Which of these European schools would you rather spend a semester to a year abroad at?

I want to go somewhere that's not super duper large (so no London/Paris/Madrid/BCN/etc…). I'm also interested in an aesthetically pleasing place with access to nature. Cold climate is preferable. Strong English is super helpful. 
 

As such, I've narrowed my choices to:

University of Oslo (Exchange), Oslo Norway

Stockholm University (Exchange), Stockholm Sweden

University of Helsinki (Exchange), Helsinki Finland

Aalto University Business (Exchange), Near Helsinki 

St. Gallen (Direct Enroll), St Gallen Switzerland 

I've ruled out Denmark for personal reasons. Preferably, I'd spend my entire senior year at one of these schools. St Gallen lines up most with my degree program and remaining requirements wouldn't be a challenge. Finishing my degree requirements at any of the other schools would require me to overload the semester before I went and take one summer class right before starting IB FT at my home institution here in the US. 
 

I also would like a decent social life, and I'd hope to socialize with locals too and not just other internationals. Also interested in traveling, so access to airports is a small factor as well. 

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Comments (44)

Oct 16, 2021 - 6:08pm

I studied abroad in Beijing through Columbia at Peking University and Valencia Spain through UVA. 

I'd check out some US schools that offer study abroad as well. 

"If you always put limits on everything you do, physical or anything else, it will spread into your work and into your life. There are no limits. There are only plateaus, and you must not stay there, you must go beyond them." - Bruce Lee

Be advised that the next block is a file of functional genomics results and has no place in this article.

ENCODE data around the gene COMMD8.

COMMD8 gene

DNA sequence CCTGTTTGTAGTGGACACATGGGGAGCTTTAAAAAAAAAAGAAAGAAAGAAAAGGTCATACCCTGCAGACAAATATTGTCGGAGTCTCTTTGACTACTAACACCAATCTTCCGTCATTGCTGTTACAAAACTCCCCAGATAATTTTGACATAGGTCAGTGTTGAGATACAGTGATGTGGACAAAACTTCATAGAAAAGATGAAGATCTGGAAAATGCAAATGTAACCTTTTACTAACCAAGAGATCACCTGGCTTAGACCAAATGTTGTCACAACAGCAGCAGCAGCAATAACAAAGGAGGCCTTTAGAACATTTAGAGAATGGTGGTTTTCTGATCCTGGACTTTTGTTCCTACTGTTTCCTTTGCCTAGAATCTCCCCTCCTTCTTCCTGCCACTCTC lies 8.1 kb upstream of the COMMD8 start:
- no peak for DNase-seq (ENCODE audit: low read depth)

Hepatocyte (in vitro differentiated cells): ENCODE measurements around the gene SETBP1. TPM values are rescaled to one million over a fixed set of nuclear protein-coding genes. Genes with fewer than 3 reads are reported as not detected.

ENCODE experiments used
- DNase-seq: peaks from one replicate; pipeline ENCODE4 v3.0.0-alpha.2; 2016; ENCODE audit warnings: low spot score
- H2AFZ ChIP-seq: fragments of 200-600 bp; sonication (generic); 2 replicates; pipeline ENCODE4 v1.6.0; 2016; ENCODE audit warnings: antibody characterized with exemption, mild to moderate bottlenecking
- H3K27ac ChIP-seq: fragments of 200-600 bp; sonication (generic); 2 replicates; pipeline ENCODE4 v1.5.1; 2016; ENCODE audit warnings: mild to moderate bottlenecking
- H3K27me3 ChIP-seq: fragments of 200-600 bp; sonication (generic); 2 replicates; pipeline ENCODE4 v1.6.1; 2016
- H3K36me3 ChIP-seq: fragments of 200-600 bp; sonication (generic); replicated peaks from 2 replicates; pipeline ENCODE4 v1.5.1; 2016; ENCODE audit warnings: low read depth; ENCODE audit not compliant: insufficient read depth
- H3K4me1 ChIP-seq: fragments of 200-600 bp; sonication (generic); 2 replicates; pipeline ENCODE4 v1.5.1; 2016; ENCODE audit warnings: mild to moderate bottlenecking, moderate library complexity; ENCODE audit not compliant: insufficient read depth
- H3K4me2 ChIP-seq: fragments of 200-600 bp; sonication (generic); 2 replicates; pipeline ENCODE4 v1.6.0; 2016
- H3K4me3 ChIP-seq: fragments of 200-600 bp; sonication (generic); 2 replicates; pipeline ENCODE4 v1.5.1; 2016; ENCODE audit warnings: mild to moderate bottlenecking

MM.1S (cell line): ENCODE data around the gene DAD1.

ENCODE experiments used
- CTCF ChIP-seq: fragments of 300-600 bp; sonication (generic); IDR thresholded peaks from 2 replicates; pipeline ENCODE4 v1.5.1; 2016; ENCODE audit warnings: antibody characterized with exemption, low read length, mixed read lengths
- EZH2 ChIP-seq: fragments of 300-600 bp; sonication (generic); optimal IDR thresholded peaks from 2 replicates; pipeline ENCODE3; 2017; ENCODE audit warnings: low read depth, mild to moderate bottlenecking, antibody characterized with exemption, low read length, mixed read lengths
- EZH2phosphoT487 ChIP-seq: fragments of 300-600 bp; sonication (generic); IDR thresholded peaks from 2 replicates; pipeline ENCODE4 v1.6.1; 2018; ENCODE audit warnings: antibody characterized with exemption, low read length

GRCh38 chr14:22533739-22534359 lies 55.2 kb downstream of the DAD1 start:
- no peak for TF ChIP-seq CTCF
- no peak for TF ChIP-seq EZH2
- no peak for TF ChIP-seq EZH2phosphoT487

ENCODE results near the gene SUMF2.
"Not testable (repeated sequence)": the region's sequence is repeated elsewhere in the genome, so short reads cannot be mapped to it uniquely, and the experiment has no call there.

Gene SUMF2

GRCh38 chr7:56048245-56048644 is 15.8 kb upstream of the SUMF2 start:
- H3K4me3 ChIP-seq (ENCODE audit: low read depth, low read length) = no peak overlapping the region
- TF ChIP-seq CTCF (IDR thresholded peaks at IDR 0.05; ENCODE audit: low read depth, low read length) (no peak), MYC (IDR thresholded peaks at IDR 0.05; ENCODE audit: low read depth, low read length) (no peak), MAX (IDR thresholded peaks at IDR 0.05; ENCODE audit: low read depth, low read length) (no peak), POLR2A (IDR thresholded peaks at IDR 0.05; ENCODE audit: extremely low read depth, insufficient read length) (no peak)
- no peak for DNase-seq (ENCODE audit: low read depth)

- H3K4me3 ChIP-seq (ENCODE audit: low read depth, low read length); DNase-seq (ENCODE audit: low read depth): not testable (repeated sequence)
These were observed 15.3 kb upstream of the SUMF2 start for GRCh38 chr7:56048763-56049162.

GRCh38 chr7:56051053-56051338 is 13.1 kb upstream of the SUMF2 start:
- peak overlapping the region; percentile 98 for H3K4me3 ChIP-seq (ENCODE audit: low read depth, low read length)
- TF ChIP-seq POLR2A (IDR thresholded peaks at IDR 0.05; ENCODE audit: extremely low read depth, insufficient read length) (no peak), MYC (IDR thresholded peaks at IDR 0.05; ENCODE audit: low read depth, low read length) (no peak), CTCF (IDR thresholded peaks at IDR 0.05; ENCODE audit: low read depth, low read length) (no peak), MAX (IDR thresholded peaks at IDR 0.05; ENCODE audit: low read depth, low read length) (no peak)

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Most Helpful
Oct 17, 2021 - 9:03am

Laowai666

When were you in Beida? Did you like the Chinese vibe?

I was at Beida in Summer 2005. It was a very prestigious program. I had a Peking University ID and used it to bargain at the markets for ties and clothes. They call it "The Harvard of China" as you probably know with Tsinghua being like MIT. 

It took a bit of adjusting for me to Chinese culture and food. American Chinese food is a bit different than authentic Chinese food. But, hotpot and Beijing Duck were some of my local favorites.

I had to take a Chinese test through Columbia to get into L2 Chinese classes, but only qualified for L1, so the classes were somewhat easy for me and I went clubbing almost every night at Mix and Vics at Gongti. Overall it was a good experience and I still know basic Mandarin and know Chinese customs and culture which is a big deal to Chinese people I meet when they hear I put in the effort.

My school sent me to China and paid for the whole thing including airfare and food and tuition (not beer though) in my attempt to get a Fulbright research grant to study underemployment in China. I was accepted on the US side, but China rejected my grant as they probably didn't want some young US person meddling with their inside economics. Most Fulbright grants are to study art and culture. 

But, yeah good times. I met a lot of Columbia students as well and still have close ties with some and even went to the wedding of one friend I studied with in China.